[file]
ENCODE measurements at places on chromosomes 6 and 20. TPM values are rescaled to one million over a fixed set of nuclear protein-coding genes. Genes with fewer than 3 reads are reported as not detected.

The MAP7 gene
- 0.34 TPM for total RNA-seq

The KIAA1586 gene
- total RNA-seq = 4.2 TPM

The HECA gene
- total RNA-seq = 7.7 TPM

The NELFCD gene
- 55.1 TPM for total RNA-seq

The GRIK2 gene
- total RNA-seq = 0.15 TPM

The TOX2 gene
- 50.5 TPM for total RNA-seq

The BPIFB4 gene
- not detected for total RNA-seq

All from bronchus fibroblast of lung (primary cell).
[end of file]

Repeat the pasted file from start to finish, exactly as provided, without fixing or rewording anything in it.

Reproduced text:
ENCODE measurements at places on chromosomes 6 and 20. TPM values are rescaled to one million over a fixed set of nuclear protein-coding genes. Genes with fewer than 3 reads are reported as not detected.

The MAP7 gene
- 0.34 TPM for total RNA-seq

The KIAA1586 gene
- total RNA-seq = 4.2 TPM

The HECA gene
- total RNA-seq = 7.7 TPM

The NELFCD gene
- 55.1 TPM for total RNA-seq

The GRIK2 gene
- total RNA-seq = 0.15 TPM

The TOX2 gene
- 50.5 TPM for total RNA-seq

The BPIFB4 gene
- not detected for total RNA-seq

All from bronchus fibroblast of lung (primary cell).